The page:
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apteacher

Fees Take Huge Toll On 403(b) Plans

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The bar graph displayed in this article from the main page of 403bwise is absolutely devastating. It shows the difference between paying 2.25% for a variable annuity versus paying .18% for an index fund. It assumes 35 years of contributing $250 per month with an 8% return. After 35 years, the difference is more than $200,000.

 

In some cases, this understates the difference. For example, if an investor pays a front end load, the difference would be even greater. And investors can easily pay more than 2.25% with awful investment vehicles like NEA Value Builder.

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A variable annuity would not have a front end load and an expense of 2.25%. If the investor and his advisor did choose a product with a front end load the difference in returns would be less. These examples are

hypothetical. In the real world the 35 year old would never get started at age 35 without the assistance of an advisor and would never on his own choose an index fund with the lowest cost on the planet. You are all missing the point with your focus on expenses. The real factor in investing success is time in the market. The real advantage of an advisor is the value he adds over what the investor would do on his own.

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A variable annuity would not have a front end load and an expense of 2.25%. If the investor and his advisor did choose a product with a front end load the difference in returns would be less. These examples are

hypothetical. In the real world the 35 year old would never get started at age 35 without the assistance of an advisor and would never on his own choose an index fund with the lowest cost on the planet. You are all missing the point with your focus on expenses. The real factor in investing success is time in the market. The real advantage of an advisor is the value he adds over what the investor would do on his own.

 

 

Don't bother, AP is never wrong.

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Um according to the chart even at a 1.4 er there will be a $140000 difference. The problem I have is that every 403b salesman I worked with from the time I was 23 to now 39 has given little education for the fees I was paying. 403b Agent the only thing I agree with you on is yes time in market is a big factor. But Are you saying Asset allocation and Fees don't matter?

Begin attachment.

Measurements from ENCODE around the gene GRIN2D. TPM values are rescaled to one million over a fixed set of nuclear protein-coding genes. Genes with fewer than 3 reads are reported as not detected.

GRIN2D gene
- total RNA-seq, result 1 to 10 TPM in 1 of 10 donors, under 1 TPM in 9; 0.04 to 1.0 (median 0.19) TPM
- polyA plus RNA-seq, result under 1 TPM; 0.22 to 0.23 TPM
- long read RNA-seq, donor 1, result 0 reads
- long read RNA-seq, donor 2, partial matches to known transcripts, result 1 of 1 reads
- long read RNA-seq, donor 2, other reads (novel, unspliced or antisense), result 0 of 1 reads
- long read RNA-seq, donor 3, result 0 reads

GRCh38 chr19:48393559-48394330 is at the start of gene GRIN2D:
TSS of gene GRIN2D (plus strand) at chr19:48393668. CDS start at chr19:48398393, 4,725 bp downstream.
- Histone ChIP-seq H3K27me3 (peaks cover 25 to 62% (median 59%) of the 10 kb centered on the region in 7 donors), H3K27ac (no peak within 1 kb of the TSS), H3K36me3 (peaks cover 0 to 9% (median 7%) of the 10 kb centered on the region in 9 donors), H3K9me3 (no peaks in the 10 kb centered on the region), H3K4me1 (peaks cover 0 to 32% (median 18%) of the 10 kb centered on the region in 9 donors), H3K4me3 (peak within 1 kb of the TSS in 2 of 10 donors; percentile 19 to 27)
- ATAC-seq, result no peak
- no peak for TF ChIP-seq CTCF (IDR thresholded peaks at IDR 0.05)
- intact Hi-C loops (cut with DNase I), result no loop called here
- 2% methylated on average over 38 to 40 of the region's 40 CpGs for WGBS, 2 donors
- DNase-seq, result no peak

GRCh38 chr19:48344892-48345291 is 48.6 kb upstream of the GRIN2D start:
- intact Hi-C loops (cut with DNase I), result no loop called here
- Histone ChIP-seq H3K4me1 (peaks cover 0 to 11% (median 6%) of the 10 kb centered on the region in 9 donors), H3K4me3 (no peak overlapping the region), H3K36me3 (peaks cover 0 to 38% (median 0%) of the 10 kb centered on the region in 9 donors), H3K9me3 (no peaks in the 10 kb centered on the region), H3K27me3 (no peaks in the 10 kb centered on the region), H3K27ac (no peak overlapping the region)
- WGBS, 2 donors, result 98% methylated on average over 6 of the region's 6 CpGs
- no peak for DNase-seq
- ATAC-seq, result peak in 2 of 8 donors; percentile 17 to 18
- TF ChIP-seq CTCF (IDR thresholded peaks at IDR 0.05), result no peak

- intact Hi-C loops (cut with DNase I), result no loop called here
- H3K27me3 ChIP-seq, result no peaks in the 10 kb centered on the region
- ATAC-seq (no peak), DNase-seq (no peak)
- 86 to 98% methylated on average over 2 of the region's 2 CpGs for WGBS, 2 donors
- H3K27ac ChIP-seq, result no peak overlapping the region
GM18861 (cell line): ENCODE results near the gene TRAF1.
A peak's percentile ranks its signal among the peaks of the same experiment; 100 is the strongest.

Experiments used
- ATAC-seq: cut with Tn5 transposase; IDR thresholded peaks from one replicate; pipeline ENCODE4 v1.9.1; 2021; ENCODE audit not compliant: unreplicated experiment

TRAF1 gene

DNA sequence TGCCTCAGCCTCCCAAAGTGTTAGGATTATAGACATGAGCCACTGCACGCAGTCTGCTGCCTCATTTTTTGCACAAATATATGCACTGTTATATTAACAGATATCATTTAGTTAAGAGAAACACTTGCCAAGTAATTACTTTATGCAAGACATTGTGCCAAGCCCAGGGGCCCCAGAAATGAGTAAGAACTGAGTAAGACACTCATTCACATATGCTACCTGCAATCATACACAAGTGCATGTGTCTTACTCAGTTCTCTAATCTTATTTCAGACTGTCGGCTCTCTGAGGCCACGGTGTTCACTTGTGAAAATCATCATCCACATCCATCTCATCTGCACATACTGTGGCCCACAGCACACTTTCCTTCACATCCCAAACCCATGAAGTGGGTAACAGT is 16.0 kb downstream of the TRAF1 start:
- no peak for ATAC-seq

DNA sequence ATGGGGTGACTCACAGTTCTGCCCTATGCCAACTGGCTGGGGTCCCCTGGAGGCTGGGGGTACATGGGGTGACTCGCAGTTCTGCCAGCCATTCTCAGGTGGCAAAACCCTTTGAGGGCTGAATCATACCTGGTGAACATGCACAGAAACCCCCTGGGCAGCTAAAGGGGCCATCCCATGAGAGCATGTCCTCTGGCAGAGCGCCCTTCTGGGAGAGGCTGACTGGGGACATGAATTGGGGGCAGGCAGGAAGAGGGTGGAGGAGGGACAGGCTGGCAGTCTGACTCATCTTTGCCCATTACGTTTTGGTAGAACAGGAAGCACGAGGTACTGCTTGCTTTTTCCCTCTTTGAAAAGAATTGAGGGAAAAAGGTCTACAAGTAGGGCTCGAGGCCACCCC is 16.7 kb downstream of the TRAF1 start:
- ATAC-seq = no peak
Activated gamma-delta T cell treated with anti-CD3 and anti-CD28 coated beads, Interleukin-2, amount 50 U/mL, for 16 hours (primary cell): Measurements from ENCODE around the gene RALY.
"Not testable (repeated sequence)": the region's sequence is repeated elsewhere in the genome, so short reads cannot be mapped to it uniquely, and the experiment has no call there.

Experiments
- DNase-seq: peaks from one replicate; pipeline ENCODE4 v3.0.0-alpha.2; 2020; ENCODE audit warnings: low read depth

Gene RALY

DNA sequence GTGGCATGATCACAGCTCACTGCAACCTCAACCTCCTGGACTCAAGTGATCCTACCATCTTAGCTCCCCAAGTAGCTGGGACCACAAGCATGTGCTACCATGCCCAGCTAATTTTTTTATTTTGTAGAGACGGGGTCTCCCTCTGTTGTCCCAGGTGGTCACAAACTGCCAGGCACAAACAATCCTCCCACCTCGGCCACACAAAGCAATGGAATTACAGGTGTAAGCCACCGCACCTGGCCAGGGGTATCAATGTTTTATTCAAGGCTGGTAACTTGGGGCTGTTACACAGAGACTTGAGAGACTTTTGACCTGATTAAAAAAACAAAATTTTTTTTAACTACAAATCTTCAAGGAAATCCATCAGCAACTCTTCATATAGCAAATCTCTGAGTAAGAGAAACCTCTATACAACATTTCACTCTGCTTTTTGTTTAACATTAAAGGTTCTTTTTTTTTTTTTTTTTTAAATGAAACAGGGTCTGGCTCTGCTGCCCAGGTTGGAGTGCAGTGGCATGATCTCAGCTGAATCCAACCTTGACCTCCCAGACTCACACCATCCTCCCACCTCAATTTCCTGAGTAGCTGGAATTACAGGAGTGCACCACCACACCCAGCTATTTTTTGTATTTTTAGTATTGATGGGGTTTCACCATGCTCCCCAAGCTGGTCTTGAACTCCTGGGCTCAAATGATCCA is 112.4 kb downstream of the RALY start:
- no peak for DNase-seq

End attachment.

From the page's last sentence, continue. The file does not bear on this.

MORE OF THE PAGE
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A variable annuity would not have a front end load and an expense of 2.25%. If the investor and his advisor did choose a product with a front end load the difference in returns would be less. These examples are

hypothetical. In the real world the 35 year old would never get started at age 35 without the assistance of an advisor and would never on his own choose an index fund with the lowest cost on the planet. You are all missing the point with your focus on expenses. The real factor in investing success is time in the market. The real advantage of an advisor is the value he adds over what the investor would do on his own.

 

 

You make a great point about time in the market. No question about that.

 

But you make it sound as if people are incapable of taking financial responsibility for themselves, or perhaps are unwilling to do so. True, teachers have relied upon agents for years. As more information becomes available to teachers, that may change a bit. For example, the 403b Compare site has opened the eyes of many teachers at my school.

 

Now, let's set aside the front load issue and see if expenses of 2.25% on a variable annuity are "hypothetical" or whether they have some basis in reality.

 

Let's take NEA's Valuebuilder variable annuity:

 

- Mortality & expense charge: .90

- Administrative fee: .15

 

That's a total of 1.05. To that we add underlying fund expenses. Here are some examples:

 

Drefus Money Market: 1.01%

Security Large Cap Value: 1.49% + 12b-1 fee of .25 = 1.74

AIM Mid Cap Core Equity: 1.27 + 12b-1 fee of .25 = 1.52

Calamos Growth: 1.19 + 12b-1 fee of .25 = 1.44

 

So when we add M&E + administrative fee + underlying expenses + 12b-1 fees (if any), we have total expenses of:

 

Dreyfus Money Market: 2.06%

Security Large Cap Value: 2.79%

AIM Mid Cap Core Equity: 2.57%

Calamos Growth: 2.49%

 

It appears that the 2.25% "hypothetical" example understates expenses in three out of these four cases. Furthermore, the prospectus notes that underlying expenses of funds can go as high as 3.20%. Coupled with M&E of .90 + administrative charge of .15, that is a whopping 4.25%. This is not hypothetical. It is real.

 

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A variable annuity would not have a front end load and an expense of 2.25%. If the investor and his advisor did choose a product with a front end load the difference in returns would be less. These examples are

hypothetical. In the real world the 35 year old would never get started at age 35 without the assistance of an advisor and would never on his own choose an index fund with the lowest cost on the planet. You are all missing the point with your focus on expenses. The real factor in investing success is time in the market. The real advantage of an advisor is the value he adds over what the investor would do on his own.

 

 

Don't bother, AP is never wrong.

 

Not a particularly constructive comment.

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